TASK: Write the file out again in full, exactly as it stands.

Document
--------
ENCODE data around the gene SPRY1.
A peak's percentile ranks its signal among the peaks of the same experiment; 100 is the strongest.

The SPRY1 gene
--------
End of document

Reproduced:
ENCODE data around the gene SPRY1.
A peak's percentile ranks its signal among the peaks of the same experiment; 100 is the strongest.

The SPRY1 gene